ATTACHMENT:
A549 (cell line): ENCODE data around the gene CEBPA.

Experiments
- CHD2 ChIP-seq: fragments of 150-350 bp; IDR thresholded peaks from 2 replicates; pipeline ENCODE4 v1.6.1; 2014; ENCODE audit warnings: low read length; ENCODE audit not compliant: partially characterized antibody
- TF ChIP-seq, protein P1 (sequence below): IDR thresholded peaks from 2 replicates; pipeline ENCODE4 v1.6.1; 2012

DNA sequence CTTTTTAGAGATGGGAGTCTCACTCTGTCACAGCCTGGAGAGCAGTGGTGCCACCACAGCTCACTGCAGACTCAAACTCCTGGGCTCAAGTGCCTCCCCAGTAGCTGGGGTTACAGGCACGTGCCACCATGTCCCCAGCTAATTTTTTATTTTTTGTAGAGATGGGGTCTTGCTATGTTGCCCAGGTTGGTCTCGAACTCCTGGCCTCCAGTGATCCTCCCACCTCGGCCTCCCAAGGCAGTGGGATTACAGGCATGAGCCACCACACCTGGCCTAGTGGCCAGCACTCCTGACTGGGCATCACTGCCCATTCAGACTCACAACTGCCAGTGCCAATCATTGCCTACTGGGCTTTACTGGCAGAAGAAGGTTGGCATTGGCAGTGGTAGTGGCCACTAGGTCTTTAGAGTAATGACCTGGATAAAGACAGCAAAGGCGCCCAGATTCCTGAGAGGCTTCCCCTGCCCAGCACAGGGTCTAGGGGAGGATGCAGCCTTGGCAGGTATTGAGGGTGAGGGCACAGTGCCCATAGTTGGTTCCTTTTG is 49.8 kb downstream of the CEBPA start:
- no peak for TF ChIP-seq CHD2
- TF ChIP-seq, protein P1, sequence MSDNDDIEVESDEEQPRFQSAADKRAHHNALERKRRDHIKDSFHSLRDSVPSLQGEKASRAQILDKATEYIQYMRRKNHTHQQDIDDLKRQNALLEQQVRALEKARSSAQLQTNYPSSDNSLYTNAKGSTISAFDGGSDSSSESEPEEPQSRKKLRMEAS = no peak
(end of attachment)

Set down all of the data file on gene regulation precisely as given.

A549 (cell line): ENCODE data around the gene CEBPA.

Experiments
- CHD2 ChIP-seq: fragments of 150-350 bp; IDR thresholded peaks from 2 replicates; pipeline ENCODE4 v1.6.1; 2014; ENCODE audit warnings: low read length; ENCODE audit not compliant: partially characterized antibody
- TF ChIP-seq, protein P1 (sequence below): IDR thresholded peaks from 2 replicates; pipeline ENCODE4 v1.6.1; 2012

DNA sequence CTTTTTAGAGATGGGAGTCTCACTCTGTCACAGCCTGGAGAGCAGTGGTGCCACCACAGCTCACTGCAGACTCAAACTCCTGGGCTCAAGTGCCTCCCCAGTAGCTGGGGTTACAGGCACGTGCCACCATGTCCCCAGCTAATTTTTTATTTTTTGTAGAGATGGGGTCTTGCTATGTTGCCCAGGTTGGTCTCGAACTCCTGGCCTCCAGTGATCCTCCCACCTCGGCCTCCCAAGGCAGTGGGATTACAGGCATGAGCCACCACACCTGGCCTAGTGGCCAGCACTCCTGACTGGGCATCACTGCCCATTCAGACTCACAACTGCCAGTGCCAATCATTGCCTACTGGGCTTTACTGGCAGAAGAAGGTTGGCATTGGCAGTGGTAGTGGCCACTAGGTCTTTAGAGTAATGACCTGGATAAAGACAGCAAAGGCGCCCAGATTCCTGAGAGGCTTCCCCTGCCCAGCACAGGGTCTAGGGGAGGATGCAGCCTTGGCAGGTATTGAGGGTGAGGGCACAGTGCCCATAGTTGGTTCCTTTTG is 49.8 kb downstream of the CEBPA start:
- no peak for TF ChIP-seq CHD2
- TF ChIP-seq, protein P1, sequence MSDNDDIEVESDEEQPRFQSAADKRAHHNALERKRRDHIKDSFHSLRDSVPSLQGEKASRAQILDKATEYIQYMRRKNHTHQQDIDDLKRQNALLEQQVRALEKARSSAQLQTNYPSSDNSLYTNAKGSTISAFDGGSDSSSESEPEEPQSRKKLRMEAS = no peak